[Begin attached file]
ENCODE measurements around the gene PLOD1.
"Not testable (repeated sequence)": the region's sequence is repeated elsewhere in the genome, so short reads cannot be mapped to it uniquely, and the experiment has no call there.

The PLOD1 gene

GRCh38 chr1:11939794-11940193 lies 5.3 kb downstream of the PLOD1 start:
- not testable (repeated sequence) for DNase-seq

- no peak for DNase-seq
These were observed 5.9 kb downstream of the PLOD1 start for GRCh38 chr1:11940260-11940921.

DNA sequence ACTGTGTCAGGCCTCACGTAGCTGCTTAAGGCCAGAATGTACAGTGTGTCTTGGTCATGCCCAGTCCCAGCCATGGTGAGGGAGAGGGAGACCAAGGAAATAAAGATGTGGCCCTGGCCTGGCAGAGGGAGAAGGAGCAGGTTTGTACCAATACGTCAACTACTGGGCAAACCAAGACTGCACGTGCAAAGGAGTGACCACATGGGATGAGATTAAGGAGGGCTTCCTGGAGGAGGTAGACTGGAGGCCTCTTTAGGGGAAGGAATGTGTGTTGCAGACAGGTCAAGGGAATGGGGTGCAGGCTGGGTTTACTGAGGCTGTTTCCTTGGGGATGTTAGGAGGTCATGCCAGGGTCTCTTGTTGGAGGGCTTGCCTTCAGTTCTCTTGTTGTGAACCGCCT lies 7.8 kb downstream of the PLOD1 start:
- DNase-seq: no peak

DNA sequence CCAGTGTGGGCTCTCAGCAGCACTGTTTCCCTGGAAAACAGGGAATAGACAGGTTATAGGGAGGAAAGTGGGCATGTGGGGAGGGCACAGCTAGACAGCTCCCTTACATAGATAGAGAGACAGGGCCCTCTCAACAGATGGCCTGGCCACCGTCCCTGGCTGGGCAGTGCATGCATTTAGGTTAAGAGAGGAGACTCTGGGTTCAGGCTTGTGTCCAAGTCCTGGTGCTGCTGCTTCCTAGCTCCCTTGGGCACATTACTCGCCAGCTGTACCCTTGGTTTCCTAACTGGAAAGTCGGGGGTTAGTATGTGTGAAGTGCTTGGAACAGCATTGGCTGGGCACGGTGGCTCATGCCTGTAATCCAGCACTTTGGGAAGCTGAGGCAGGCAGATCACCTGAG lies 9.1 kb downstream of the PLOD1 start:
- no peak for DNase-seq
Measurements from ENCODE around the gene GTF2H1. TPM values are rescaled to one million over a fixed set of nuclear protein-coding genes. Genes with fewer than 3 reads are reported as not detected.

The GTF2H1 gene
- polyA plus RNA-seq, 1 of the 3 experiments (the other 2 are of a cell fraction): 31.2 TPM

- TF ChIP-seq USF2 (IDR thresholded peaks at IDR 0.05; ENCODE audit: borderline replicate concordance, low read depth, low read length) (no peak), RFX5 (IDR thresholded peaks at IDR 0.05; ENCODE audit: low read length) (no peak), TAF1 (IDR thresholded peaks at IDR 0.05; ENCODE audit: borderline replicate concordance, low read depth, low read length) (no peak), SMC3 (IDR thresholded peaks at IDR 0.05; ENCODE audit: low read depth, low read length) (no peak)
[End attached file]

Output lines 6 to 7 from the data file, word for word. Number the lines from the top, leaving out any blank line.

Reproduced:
- no peak for DNase-seq
These were observed 5.9 kb downstream of the PLOD1 start for GRCh38 chr1:11940260-11940921.